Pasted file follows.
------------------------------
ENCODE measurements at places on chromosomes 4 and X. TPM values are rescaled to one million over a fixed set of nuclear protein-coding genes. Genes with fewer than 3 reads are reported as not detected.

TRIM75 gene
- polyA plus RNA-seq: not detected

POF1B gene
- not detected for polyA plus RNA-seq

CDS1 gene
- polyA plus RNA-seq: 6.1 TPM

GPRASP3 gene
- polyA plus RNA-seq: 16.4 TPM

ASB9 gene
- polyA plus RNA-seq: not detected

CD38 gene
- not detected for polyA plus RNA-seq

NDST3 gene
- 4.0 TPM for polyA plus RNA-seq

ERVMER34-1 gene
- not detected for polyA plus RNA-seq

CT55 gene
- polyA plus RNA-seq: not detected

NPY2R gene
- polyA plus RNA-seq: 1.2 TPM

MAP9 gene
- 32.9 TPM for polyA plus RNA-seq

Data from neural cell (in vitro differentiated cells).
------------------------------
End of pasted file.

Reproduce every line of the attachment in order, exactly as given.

ENCODE measurements at places on chromosomes 4 and X. TPM values are rescaled to one million over a fixed set of nuclear protein-coding genes. Genes with fewer than 3 reads are reported as not detected.

TRIM75 gene
- polyA plus RNA-seq: not detected

POF1B gene
- not detected for polyA plus RNA-seq

CDS1 gene
- polyA plus RNA-seq: 6.1 TPM

GPRASP3 gene
- polyA plus RNA-seq: 16.4 TPM

ASB9 gene
- polyA plus RNA-seq: not detected

CD38 gene
- not detected for polyA plus RNA-seq

NDST3 gene
- 4.0 TPM for polyA plus RNA-seq

ERVMER34-1 gene
- not detected for polyA plus RNA-seq

CT55 gene
- polyA plus RNA-seq: not detected

NPY2R gene
- polyA plus RNA-seq: 1.2 TPM

MAP9 gene
- 32.9 TPM for polyA plus RNA-seq

Data from neural cell (in vitro differentiated cells).